Helios Education Foundation: Grants for College Readiness


OVERVIEW: This funder's agenda is to improve college access and success for students in Arizona and Florida. Helios concentrates its grantmaking in three main impact areas: Early childhood education, grades 5-12, and college scholarships. Its college readiness grantmaking activities emphasize scholarships and college access networks.

IP TAKE: Nurturing a “college-going culture” is central to this funder’s approach. Its college readiness program has a heavy STEM emphasis and its postsecondary success program emphasizes multifaceted support to make sure students earn degrees and graduate career-ready. In order to be eligible for funding, grantseekers must be based in Arizona or Florida or have programs operating in these states. It is important to bear in mind that Helios does not accept unsolicited LOIs.

PROFILE: The Helios Foundation was created with proceeds from the sale of Southwest Student Services Corporation, a student loan services firm. Its goal is to create greater opportunities for college access and success in Arizona and Florida. Large numbers of students in both states who enter college never complete a degree program. Helios seeks to change this dynamic by working to foster what it calls a “college-going culture” in Arizona and Florida across both states. Since its beginning in 2004, the foundation has invested millions of dollars into its programs and initiatives.

Helios focuses heavily on strengthening student supports critical to college persistence and creating pathways aligned to high-demand careers, both of which increase the likelihood of degree completion. Its goal is “the successful completion of a postsecondary license, certificate or degree for every student, leading to meaningful career opportunities and a high quality of life.”

Important to note about this funder is that its grantmaking is limited to Arizona and Florida. The foundation has offices in both states. Organizations seeking funding from Helios should be based in Arizona or Florida or have programs operating in these states.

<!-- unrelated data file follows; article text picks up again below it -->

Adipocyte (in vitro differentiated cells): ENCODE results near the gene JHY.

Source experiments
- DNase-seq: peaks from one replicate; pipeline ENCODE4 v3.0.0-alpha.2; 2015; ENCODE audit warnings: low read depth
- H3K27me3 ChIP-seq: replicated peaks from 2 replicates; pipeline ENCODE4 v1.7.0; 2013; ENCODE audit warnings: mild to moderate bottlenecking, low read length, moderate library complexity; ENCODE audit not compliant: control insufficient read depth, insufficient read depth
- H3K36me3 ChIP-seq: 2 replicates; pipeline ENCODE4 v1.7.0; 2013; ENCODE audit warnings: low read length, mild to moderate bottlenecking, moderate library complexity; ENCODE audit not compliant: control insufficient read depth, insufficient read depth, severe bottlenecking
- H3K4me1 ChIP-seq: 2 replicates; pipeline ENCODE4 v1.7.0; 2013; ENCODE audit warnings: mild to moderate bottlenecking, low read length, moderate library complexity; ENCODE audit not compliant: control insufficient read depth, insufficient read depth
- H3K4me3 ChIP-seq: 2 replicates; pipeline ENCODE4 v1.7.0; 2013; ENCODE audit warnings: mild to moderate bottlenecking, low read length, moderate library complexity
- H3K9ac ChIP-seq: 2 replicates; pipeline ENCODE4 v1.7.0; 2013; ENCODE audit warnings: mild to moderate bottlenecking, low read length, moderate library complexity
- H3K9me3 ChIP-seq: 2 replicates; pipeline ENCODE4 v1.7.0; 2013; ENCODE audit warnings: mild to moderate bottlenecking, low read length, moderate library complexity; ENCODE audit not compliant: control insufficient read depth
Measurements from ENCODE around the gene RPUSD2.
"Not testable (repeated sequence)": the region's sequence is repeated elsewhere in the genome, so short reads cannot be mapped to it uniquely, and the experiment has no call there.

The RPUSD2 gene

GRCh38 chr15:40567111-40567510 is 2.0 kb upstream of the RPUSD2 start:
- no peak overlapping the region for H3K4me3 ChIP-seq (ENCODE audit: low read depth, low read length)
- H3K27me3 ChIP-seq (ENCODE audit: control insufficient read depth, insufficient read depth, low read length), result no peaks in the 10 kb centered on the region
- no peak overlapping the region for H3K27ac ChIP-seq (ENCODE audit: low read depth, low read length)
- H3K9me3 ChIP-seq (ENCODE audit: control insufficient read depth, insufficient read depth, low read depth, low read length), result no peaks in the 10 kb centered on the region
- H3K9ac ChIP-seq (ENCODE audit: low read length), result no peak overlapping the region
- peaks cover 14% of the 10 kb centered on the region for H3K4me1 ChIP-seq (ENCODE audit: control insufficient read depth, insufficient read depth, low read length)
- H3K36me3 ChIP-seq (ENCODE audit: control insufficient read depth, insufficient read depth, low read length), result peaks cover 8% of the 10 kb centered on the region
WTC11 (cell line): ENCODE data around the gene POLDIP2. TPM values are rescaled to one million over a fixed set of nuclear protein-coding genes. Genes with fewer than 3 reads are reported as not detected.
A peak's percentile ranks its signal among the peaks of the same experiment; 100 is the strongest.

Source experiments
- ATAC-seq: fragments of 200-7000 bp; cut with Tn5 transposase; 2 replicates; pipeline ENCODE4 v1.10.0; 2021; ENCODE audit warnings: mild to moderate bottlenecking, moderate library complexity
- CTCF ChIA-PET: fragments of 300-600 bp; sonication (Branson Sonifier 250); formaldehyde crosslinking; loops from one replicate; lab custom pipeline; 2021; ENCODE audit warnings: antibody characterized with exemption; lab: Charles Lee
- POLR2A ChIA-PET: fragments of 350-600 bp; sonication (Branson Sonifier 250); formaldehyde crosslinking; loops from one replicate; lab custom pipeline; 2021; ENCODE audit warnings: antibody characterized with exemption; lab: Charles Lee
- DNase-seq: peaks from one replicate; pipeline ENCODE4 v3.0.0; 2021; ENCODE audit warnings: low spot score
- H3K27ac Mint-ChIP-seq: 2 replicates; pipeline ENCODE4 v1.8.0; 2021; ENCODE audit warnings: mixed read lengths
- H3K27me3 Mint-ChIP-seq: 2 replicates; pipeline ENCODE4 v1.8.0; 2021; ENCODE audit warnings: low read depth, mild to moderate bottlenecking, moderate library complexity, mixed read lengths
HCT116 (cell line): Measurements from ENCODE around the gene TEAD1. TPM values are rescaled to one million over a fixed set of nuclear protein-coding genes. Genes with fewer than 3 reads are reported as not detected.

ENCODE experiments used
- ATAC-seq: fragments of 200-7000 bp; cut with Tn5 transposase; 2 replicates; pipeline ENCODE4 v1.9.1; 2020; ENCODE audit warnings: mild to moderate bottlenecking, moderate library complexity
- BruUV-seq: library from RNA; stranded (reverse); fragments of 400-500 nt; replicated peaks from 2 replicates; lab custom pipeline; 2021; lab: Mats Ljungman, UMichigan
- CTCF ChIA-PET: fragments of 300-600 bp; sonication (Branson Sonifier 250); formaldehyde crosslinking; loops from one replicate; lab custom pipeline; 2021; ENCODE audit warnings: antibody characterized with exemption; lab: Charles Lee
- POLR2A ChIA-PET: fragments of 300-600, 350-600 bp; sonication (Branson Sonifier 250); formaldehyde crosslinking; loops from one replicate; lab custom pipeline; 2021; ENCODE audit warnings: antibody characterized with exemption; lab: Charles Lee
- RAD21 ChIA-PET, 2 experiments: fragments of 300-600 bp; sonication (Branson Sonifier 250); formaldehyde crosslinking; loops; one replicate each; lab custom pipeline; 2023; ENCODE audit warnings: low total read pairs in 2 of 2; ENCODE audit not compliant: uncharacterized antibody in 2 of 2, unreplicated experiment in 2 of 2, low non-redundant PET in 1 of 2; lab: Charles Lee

This funder recognizes that college preparation does not begin in high school, but rather is a process that begins early in a child's education. Helios concentrates its grantmaking in three main impact areas: Early childhood education, College and Career Readiness, and Postsecondary Completion.

In terms of College and Career Readiness (targeted at what Helios calls the “transition years”), the emphasis is on “the transition from middle to high school,” which it identifies as “set[ting] the stage for success in postsecondary education.” STEM is a high priority here for “academic rigor and relevance” as well as teacher attraction, training, and retention. Going back to that emphasis on a “college-going culture,” Helios also seeks to get all stakeholders - families, schools, and community members - invested in ensuring that students realize their academic potential.

Once students do reach postsecondary education, Helios is ready with its Postsecondary Completion program. The three-pronged approach at this point seeks to ensure that students complete their postsecondary degrees - and in a timely manner - through helping them academically “to ‘catch up’ while pursuing a degree or certificate,” providing scholarships designed to “improve persistence and completion,” and guidance “so that the [student’s] path of study is directly tied to career opportunities.”

Helios Foundation grants in postsecondary success mostly support scholarships and other activities geared at access and retention for low-income, at-risk students. The foundation helpfully provides an Investment History page that offers a searchable database of past giving and a pie chart that breaks down funding by giving area.

The Helios Foundation's college readiness initiatives are not limited to providing postsecondary scholarships for deserving students. It also supports programs that are designed to reduce the need for remedial instruction in college and help students enrolled in such courses advance to credit-bearing courses. The rate of remedial or developmental course enrollment among college students is a national problem, and the states targeted by the Helios Foundation are no exception. Research has shown that students enrolled in remedial classes are less likely to complete a degree.

Organizations not known to the Helios Foundation may face barriers obtaining funding because it does not accept unsolicited proposals. Also worth noting is that the foundation “does not support capital campaigns, nor will it provide support to schools for general operating funds, teacher recruitment, professional development or classroom materials unless related to a specific program or initiative to be funded.”

However, because Helios actively supports the college access networks in Florida and Arizona, organizations working in the college access and readiness arenas in either state should become involved with the network to help gain the the foundation’s attention.


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